Property Filters.jpg

Source: Opensea.io

In Sky Element, we can see there are 977 NFTs in this Collection with the White Sun Sky Element.

Selecting this gives us all the NFTs with the White Sun, ordered from Price: Low to High:

Attributes

Source: Opensea.io

Let’s select the other two Attributes we’re looking for:

Attributes 2

Source: Opensea.io

Now we’re really narrowing down the field. There are only 10 NFTs of 7,000 that have these 3 Attributes.

Without doing extra filtering, can you tell how many are for sale right now?

Roughly, what’s the average price these NFTs have been selling for?

After following along, you should be able to answer these questions without doing added sorting in the top right.

Conclusion

Playing around with these different filters will get you very far in your exploration of NFTs on OpenSea.

There are a few pages you’ll visit often:

Explore Page

Explore Page

Source: Opensea.io

Stats Page

Opensea Stats Page

Source: Opensea.io

NFT Collection Page

Opensea Stats Page

Source: Opensea.io

NFT Description Page

Opensea Description Page

Source: Opensea.io

Collector’s Profile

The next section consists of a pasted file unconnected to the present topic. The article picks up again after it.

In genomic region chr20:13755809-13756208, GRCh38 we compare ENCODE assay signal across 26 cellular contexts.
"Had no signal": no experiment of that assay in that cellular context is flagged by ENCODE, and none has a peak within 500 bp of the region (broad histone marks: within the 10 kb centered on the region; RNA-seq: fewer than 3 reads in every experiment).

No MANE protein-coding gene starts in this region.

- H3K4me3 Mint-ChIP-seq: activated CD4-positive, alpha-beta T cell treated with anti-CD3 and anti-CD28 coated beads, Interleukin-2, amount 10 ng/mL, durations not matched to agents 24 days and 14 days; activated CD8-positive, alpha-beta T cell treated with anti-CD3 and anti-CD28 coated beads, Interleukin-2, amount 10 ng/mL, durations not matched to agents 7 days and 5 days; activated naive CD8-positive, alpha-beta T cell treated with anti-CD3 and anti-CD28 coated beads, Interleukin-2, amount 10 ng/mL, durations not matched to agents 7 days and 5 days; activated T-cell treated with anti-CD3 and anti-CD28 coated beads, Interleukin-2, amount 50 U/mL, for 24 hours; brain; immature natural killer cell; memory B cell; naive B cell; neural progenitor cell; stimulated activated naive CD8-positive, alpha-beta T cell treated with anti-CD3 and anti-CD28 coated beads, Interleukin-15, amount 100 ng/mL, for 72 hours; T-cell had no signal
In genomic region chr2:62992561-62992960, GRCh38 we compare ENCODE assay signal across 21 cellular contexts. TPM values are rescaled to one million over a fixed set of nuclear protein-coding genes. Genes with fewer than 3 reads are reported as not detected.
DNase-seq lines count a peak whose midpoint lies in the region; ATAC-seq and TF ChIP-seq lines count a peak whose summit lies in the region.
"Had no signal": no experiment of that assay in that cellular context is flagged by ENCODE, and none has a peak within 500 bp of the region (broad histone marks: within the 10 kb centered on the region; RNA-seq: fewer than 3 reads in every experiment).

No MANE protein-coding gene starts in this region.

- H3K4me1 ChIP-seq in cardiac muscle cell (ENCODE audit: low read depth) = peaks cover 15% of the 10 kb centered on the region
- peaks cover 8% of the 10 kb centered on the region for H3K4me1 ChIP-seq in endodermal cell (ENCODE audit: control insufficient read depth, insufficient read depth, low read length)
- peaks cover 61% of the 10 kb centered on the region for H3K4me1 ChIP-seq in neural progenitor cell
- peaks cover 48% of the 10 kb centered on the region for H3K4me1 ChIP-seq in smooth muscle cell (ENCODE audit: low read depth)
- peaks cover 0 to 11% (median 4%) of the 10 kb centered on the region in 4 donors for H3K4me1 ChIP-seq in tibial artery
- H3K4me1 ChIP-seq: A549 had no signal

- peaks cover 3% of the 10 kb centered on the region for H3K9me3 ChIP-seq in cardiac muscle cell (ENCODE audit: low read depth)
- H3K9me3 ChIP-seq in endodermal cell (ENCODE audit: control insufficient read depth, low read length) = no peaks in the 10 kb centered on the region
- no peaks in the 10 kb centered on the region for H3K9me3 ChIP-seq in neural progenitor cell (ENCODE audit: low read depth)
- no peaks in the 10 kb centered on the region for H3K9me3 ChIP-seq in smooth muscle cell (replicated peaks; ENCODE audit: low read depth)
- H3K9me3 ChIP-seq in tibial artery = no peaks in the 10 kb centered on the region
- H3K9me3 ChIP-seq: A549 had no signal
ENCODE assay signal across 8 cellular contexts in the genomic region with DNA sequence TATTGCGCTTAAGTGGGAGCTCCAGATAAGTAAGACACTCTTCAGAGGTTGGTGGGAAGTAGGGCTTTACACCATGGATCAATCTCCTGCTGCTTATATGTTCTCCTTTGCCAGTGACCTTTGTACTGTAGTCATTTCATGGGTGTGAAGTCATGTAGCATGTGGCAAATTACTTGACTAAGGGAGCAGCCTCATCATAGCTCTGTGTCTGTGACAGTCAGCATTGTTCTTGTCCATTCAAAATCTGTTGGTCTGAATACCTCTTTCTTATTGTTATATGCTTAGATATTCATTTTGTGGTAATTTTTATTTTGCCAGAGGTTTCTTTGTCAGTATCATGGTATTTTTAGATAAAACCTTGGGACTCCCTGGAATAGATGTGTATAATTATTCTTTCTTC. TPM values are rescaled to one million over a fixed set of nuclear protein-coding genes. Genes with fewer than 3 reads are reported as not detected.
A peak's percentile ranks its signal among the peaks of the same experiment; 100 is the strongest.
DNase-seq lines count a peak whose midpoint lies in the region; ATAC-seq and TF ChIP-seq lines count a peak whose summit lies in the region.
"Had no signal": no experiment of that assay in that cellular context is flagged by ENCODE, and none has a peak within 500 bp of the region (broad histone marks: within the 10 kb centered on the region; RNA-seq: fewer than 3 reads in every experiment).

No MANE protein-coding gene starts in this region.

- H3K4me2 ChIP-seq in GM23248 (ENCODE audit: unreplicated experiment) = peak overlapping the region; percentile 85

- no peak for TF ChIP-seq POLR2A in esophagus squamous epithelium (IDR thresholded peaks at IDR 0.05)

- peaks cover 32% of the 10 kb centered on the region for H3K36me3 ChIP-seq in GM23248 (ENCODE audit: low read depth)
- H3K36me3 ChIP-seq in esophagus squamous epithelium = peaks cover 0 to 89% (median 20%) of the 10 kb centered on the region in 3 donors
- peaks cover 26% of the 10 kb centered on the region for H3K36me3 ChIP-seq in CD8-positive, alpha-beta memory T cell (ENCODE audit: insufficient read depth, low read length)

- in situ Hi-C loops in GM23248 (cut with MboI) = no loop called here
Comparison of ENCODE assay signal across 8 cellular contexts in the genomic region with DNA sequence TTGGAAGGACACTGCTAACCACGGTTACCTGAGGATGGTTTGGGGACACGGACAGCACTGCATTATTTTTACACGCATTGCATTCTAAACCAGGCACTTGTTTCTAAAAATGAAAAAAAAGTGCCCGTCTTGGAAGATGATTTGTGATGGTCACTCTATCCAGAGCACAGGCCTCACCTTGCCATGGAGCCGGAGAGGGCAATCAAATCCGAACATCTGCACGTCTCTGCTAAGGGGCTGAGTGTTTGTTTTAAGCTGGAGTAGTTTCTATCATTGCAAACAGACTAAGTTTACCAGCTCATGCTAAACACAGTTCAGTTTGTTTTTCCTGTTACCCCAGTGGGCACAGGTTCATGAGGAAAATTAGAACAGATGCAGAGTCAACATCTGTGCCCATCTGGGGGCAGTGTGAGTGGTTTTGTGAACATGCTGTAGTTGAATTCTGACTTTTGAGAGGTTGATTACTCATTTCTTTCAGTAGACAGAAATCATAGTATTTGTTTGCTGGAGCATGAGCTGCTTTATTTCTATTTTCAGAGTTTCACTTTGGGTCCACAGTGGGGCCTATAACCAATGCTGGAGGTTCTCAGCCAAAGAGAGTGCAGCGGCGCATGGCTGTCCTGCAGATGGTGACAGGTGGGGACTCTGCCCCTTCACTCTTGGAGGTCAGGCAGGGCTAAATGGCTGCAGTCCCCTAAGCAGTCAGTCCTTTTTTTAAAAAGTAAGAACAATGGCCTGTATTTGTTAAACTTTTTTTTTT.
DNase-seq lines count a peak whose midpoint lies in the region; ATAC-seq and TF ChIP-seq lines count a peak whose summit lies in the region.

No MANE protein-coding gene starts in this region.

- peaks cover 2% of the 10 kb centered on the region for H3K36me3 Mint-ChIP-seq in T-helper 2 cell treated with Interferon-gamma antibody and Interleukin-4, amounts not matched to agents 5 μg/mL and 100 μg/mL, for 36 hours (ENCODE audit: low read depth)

Collectors Profile

Source: Opensea.io

Using these 5 pages with a combination of Filtering & Sorting, you’ll be using OpenSea like a Pro.

Thank you so much for reading all the way through, I truly hope this helps you in your NFT journey. If you have any questions you have or want to share feedback, reach out to me on Twitter @ezrawithacamera

PS - If you have extra money that you can afford to lose, consider signing up for Coinbase and purchasing some Ethereum so that you can buy NFTs. You can check out our full how-to guide to buying and selling an NFT here if you are having trouble, but we personally use Coinbase and trust the platform.

Disclosure: The above link to Coinbase is an affiliate link and we receive a small commission if you sign up for their product at no cost to you. We only recommend products that we've personally used and well . . . we have used Coinbase a lot. You can read my full affiliate disclosure here.

We also strongly encourage our readers to consider purchasing a hardware wallet, which starts at $59. I've been using the Ledger Nano X since last July and it helps me sleep better at night.

Hardware wallets like the Ledger S or Nano X are the most effective ways to protect your NFT assets from scams. The links to the Ledger product suite are affiliate links and we may receive a small commission if you choose to make a purchase. You can read my full affiliate disclaimer disclosure here.

If you want to protect yourself and your NFTs from scams and hacks, you can shop for Ledger Hardware wallets by clicking here

Ezra Fuller

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Ezra Fuller

Ezra Fuller